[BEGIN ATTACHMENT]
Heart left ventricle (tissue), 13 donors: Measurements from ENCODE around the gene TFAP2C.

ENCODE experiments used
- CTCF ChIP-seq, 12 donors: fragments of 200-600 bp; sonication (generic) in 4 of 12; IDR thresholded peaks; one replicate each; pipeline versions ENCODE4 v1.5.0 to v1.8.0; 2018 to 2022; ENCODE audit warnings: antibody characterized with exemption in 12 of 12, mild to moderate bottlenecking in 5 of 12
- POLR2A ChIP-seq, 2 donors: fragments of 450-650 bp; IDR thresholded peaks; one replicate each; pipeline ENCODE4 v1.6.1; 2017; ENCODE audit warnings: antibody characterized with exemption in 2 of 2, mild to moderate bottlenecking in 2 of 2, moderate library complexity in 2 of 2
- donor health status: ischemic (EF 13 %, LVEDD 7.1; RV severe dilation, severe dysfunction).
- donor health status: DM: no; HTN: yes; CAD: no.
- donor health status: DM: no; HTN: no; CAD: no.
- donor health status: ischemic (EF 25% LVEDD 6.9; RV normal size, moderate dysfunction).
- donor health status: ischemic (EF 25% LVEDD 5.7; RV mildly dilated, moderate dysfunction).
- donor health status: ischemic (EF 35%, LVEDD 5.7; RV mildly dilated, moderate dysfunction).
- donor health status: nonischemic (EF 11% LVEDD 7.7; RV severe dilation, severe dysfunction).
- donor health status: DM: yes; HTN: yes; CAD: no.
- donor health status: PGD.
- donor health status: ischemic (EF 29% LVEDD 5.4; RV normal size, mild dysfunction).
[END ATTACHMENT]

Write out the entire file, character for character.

Heart left ventricle (tissue), 13 donors: Measurements from ENCODE around the gene TFAP2C.

ENCODE experiments used
- CTCF ChIP-seq, 12 donors: fragments of 200-600 bp; sonication (generic) in 4 of 12; IDR thresholded peaks; one replicate each; pipeline versions ENCODE4 v1.5.0 to v1.8.0; 2018 to 2022; ENCODE audit warnings: antibody characterized with exemption in 12 of 12, mild to moderate bottlenecking in 5 of 12
- POLR2A ChIP-seq, 2 donors: fragments of 450-650 bp; IDR thresholded peaks; one replicate each; pipeline ENCODE4 v1.6.1; 2017; ENCODE audit warnings: antibody characterized with exemption in 2 of 2, mild to moderate bottlenecking in 2 of 2, moderate library complexity in 2 of 2
- donor health status: ischemic (EF 13 %, LVEDD 7.1; RV severe dilation, severe dysfunction).
- donor health status: DM: no; HTN: yes; CAD: no.
- donor health status: DM: no; HTN: no; CAD: no.
- donor health status: ischemic (EF 25% LVEDD 6.9; RV normal size, moderate dysfunction).
- donor health status: ischemic (EF 25% LVEDD 5.7; RV mildly dilated, moderate dysfunction).
- donor health status: ischemic (EF 35%, LVEDD 5.7; RV mildly dilated, moderate dysfunction).
- donor health status: nonischemic (EF 11% LVEDD 7.7; RV severe dilation, severe dysfunction).
- donor health status: DM: yes; HTN: yes; CAD: no.
- donor health status: PGD.
- donor health status: ischemic (EF 29% LVEDD 5.4; RV normal size, mild dysfunction).